Guitarist Lage Lund’s interest in the writings of Kurt Vonnegut then comes as no great shock to fans of both artists’ individualities. Complexities and paradoxes of the human condition abound in both Lund’s and Vonnegut’s works. Finding ways for his own artistry to interpret and coexist with Vonnegut’s became the focus of Lund’s Jazz Gallery Fellowship Commission project, aptly titled “Rebuild the Rubble.”
The Jazz Gallery: Would you talk a little bit about what sparked the idea for using Vonnegut’s works in the first place, and how you came to conceive of “Rebuild the Rubble?”
Lage Lund: The idea is that so much of the fabric of our society seems to have torn, or has turned out to be in worse shape than we perhaps realized. That constant barrage of abuse our senses are subjected to—emanating from this one orange asshole—can lead to paralysis and inertia.
In a larger perspective, so many things seem not good, pretty bad or terrible. So I think the need is to look to your immediate surroundings—the beauty of the people in your life—and draw strength from that. Otherwise, rebuilding the rubble just seems insurmountable. Kurt Vonnegut’s writing describes all of this so precisely and beautifully and, to me, he also represents a moral authority and voice of reason that is so sorely needed.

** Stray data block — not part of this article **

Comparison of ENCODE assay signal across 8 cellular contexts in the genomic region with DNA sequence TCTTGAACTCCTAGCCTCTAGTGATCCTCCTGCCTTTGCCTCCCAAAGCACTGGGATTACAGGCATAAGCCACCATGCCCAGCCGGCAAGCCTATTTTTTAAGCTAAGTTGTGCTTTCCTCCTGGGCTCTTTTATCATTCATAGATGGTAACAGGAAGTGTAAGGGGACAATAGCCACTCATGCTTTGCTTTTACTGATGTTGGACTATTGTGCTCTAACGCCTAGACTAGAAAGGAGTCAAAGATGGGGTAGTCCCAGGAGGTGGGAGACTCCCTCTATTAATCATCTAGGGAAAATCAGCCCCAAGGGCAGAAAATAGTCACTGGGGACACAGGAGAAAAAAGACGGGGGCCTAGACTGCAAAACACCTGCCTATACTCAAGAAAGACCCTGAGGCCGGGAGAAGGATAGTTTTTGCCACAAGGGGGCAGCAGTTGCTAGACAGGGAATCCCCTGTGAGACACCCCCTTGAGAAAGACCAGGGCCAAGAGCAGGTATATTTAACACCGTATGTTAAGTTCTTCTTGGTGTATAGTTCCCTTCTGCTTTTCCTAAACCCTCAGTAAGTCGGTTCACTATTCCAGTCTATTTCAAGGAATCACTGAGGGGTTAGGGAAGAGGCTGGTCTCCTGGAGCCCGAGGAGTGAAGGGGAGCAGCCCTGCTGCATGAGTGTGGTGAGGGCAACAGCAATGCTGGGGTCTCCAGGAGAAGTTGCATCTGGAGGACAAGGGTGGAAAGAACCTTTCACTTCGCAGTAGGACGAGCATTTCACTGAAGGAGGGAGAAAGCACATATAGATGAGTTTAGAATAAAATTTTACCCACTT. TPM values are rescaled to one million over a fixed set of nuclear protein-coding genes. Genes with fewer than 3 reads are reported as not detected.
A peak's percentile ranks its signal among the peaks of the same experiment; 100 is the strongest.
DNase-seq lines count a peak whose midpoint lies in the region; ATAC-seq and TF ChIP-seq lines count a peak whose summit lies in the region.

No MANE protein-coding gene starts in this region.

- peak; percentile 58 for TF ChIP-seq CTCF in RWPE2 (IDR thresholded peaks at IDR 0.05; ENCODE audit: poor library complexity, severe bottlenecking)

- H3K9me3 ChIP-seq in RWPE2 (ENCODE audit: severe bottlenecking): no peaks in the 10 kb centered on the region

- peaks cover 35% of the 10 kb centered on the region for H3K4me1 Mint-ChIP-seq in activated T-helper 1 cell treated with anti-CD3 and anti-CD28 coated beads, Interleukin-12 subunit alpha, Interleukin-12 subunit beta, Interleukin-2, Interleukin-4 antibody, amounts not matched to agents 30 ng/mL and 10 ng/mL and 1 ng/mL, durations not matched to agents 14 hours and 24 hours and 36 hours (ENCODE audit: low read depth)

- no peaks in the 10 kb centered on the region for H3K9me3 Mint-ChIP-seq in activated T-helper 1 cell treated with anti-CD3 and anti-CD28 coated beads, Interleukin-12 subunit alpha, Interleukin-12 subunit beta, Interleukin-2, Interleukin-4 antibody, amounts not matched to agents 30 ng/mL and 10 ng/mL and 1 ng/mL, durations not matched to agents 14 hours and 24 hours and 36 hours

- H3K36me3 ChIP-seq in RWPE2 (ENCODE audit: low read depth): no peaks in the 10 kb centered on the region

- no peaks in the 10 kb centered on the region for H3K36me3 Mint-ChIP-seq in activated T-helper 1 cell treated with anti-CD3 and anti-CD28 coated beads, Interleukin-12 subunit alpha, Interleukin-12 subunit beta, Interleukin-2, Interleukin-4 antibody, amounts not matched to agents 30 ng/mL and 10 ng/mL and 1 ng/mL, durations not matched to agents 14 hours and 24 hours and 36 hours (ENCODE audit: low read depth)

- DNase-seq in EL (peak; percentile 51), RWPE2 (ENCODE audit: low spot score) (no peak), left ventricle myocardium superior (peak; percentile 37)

TJG: Had this concept to draw inspiration from Vonnegut’s works—and vibe—been brewing for a while?
LL: Initially, I had a series of sketches that I thought to develop into a coherent piece while doing the residency at the [Marcel] Breuer House, but in the end, I really wanted something to start from scratch, and as soon as I had these specific musicians in mind, it made the writing much faster and easier.
TJG: In my non-expert opinion, Vonnegut seems to have this pervasive sarcastic sense of humor in his works that’s generally tinged with tenderness and love, and I could draw many similarities in your music. Had you considered any other similarities while you were incorporating Vonnegut’s works into your own creative narrative?
LL: In my non-expert opinion that’s exactly right, and precisely why I’m drawn to his writing. I pretty much read everything he wrote while in college, but I recently got a book of letters he wrote, and in one of them there is a poem he wrote about his two young daughters. As a father of young daughters, it really resonated with me, and for the first time ever I started toying with the idea of writing music with words.